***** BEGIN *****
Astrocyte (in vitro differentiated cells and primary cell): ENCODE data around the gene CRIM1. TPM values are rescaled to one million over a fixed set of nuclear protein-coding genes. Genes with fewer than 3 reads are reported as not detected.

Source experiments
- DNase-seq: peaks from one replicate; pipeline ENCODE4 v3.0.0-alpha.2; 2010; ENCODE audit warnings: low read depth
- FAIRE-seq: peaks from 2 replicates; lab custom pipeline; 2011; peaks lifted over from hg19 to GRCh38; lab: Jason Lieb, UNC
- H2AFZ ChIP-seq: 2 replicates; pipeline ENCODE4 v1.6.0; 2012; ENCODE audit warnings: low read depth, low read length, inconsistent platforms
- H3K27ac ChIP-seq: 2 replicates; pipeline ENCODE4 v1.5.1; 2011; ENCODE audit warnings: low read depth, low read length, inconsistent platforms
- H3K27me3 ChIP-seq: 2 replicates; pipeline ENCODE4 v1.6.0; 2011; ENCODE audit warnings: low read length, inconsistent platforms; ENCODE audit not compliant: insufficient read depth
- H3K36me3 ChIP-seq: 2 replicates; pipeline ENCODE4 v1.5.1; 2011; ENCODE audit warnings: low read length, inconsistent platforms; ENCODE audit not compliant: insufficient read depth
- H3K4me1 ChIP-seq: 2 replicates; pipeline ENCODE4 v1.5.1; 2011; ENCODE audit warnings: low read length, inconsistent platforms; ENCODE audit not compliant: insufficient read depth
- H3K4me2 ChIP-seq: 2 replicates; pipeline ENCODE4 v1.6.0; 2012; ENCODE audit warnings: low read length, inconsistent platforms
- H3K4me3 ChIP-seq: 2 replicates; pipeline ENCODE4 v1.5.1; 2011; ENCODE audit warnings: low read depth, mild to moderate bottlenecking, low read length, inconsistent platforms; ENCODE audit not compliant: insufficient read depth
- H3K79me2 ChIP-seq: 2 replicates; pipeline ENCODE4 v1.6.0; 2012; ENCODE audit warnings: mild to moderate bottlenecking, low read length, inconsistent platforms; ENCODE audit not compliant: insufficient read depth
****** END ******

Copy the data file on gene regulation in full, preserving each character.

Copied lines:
Astrocyte (in vitro differentiated cells and primary cell): ENCODE data around the gene CRIM1. TPM values are rescaled to one million over a fixed set of nuclear protein-coding genes. Genes with fewer than 3 reads are reported as not detected.

Source experiments
- DNase-seq: peaks from one replicate; pipeline ENCODE4 v3.0.0-alpha.2; 2010; ENCODE audit warnings: low read depth
- FAIRE-seq: peaks from 2 replicates; lab custom pipeline; 2011; peaks lifted over from hg19 to GRCh38; lab: Jason Lieb, UNC
- H2AFZ ChIP-seq: 2 replicates; pipeline ENCODE4 v1.6.0; 2012; ENCODE audit warnings: low read depth, low read length, inconsistent platforms
- H3K27ac ChIP-seq: 2 replicates; pipeline ENCODE4 v1.5.1; 2011; ENCODE audit warnings: low read depth, low read length, inconsistent platforms
- H3K27me3 ChIP-seq: 2 replicates; pipeline ENCODE4 v1.6.0; 2011; ENCODE audit warnings: low read length, inconsistent platforms; ENCODE audit not compliant: insufficient read depth
- H3K36me3 ChIP-seq: 2 replicates; pipeline ENCODE4 v1.5.1; 2011; ENCODE audit warnings: low read length, inconsistent platforms; ENCODE audit not compliant: insufficient read depth
- H3K4me1 ChIP-seq: 2 replicates; pipeline ENCODE4 v1.5.1; 2011; ENCODE audit warnings: low read length, inconsistent platforms; ENCODE audit not compliant: insufficient read depth
- H3K4me2 ChIP-seq: 2 replicates; pipeline ENCODE4 v1.6.0; 2012; ENCODE audit warnings: low read length, inconsistent platforms
- H3K4me3 ChIP-seq: 2 replicates; pipeline ENCODE4 v1.5.1; 2011; ENCODE audit warnings: low read depth, mild to moderate bottlenecking, low read length, inconsistent platforms; ENCODE audit not compliant: insufficient read depth
- H3K79me2 ChIP-seq: 2 replicates; pipeline ENCODE4 v1.6.0; 2012; ENCODE audit warnings: mild to moderate bottlenecking, low read length, inconsistent platforms; ENCODE audit not compliant: insufficient read depth